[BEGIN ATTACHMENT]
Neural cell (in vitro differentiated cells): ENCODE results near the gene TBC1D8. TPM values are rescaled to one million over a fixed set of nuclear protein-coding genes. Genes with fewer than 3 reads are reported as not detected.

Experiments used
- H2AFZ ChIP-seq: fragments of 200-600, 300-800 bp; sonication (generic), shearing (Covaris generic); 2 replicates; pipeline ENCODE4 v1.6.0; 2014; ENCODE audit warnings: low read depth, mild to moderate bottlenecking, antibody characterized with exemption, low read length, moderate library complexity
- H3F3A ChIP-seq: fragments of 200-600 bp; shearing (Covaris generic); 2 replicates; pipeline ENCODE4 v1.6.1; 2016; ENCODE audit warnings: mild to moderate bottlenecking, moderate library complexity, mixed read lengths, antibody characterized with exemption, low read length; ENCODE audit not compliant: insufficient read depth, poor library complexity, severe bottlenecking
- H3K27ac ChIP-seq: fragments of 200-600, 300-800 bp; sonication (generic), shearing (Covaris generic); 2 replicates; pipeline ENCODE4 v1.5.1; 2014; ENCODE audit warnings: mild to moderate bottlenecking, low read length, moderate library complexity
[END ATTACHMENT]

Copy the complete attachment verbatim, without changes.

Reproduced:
Neural cell (in vitro differentiated cells): ENCODE results near the gene TBC1D8. TPM values are rescaled to one million over a fixed set of nuclear protein-coding genes. Genes with fewer than 3 reads are reported as not detected.

Experiments used
- H2AFZ ChIP-seq: fragments of 200-600, 300-800 bp; sonication (generic), shearing (Covaris generic); 2 replicates; pipeline ENCODE4 v1.6.0; 2014; ENCODE audit warnings: low read depth, mild to moderate bottlenecking, antibody characterized with exemption, low read length, moderate library complexity
- H3F3A ChIP-seq: fragments of 200-600 bp; shearing (Covaris generic); 2 replicates; pipeline ENCODE4 v1.6.1; 2016; ENCODE audit warnings: mild to moderate bottlenecking, moderate library complexity, mixed read lengths, antibody characterized with exemption, low read length; ENCODE audit not compliant: insufficient read depth, poor library complexity, severe bottlenecking
- H3K27ac ChIP-seq: fragments of 200-600, 300-800 bp; sonication (generic), shearing (Covaris generic); 2 replicates; pipeline ENCODE4 v1.5.1; 2014; ENCODE audit warnings: mild to moderate bottlenecking, low read length, moderate library complexity